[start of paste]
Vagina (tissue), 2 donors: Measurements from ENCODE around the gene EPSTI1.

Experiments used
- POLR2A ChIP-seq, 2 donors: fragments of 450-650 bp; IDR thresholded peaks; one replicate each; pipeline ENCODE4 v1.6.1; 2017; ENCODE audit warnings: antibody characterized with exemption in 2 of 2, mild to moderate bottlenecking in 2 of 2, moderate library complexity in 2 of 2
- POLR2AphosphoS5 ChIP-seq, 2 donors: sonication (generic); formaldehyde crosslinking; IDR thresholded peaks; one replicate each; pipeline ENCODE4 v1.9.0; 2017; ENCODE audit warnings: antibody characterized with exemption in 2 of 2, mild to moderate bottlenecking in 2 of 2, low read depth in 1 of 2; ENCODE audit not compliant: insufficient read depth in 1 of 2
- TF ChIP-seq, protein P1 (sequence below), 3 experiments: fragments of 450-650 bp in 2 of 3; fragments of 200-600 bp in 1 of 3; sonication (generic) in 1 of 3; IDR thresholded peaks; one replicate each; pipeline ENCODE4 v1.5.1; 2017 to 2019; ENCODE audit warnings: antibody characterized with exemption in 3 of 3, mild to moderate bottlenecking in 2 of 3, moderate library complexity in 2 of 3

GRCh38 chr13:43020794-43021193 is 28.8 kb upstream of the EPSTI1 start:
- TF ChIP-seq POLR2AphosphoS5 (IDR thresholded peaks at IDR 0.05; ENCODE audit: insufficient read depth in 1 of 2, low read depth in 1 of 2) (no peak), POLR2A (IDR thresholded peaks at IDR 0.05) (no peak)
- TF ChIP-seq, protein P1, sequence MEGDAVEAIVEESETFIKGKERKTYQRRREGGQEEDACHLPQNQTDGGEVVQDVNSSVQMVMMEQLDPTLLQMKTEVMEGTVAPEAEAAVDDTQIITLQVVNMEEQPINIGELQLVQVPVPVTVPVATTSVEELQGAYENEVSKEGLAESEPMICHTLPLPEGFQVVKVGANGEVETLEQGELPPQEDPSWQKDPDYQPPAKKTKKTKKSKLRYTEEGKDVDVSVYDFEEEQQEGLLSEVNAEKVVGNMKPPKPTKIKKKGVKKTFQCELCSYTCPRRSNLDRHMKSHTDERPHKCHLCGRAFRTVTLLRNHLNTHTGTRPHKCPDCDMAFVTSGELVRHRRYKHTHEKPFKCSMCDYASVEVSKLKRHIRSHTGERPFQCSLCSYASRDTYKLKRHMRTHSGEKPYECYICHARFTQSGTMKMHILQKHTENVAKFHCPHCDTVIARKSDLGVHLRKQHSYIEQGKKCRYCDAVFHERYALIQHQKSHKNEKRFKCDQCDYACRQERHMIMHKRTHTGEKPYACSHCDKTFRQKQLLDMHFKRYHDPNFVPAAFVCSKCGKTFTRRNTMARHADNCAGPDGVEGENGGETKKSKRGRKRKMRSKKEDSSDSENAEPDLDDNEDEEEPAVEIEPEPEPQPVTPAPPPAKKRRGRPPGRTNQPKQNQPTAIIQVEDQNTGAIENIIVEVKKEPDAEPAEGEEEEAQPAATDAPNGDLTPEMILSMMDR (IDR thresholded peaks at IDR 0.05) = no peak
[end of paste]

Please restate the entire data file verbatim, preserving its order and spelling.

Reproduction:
Vagina (tissue), 2 donors: Measurements from ENCODE around the gene EPSTI1.

Experiments used
- POLR2A ChIP-seq, 2 donors: fragments of 450-650 bp; IDR thresholded peaks; one replicate each; pipeline ENCODE4 v1.6.1; 2017; ENCODE audit warnings: antibody characterized with exemption in 2 of 2, mild to moderate bottlenecking in 2 of 2, moderate library complexity in 2 of 2
- POLR2AphosphoS5 ChIP-seq, 2 donors: sonication (generic); formaldehyde crosslinking; IDR thresholded peaks; one replicate each; pipeline ENCODE4 v1.9.0; 2017; ENCODE audit warnings: antibody characterized with exemption in 2 of 2, mild to moderate bottlenecking in 2 of 2, low read depth in 1 of 2; ENCODE audit not compliant: insufficient read depth in 1 of 2
- TF ChIP-seq, protein P1 (sequence below), 3 experiments: fragments of 450-650 bp in 2 of 3; fragments of 200-600 bp in 1 of 3; sonication (generic) in 1 of 3; IDR thresholded peaks; one replicate each; pipeline ENCODE4 v1.5.1; 2017 to 2019; ENCODE audit warnings: antibody characterized with exemption in 3 of 3, mild to moderate bottlenecking in 2 of 3, moderate library complexity in 2 of 3

GRCh38 chr13:43020794-43021193 is 28.8 kb upstream of the EPSTI1 start:
- TF ChIP-seq POLR2AphosphoS5 (IDR thresholded peaks at IDR 0.05; ENCODE audit: insufficient read depth in 1 of 2, low read depth in 1 of 2) (no peak), POLR2A (IDR thresholded peaks at IDR 0.05) (no peak)
- TF ChIP-seq, protein P1, sequence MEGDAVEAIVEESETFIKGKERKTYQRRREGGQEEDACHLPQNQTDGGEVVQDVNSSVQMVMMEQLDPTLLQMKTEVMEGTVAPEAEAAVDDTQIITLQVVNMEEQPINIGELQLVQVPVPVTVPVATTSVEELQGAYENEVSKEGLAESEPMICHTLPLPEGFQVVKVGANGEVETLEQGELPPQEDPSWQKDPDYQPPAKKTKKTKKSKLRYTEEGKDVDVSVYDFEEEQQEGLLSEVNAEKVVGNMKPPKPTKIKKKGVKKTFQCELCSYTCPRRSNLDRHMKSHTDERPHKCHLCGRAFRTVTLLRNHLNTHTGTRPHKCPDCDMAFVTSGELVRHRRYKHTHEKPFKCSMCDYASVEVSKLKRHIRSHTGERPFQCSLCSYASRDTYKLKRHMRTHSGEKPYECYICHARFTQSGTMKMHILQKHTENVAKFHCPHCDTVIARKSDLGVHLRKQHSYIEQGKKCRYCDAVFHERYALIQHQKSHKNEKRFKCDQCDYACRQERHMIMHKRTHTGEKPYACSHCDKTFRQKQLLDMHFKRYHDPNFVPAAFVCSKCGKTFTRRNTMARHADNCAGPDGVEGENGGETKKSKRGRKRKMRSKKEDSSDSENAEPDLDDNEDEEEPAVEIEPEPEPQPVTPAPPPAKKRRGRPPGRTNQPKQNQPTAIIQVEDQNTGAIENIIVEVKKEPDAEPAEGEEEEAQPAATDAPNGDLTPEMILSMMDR (IDR thresholded peaks at IDR 0.05) = no peak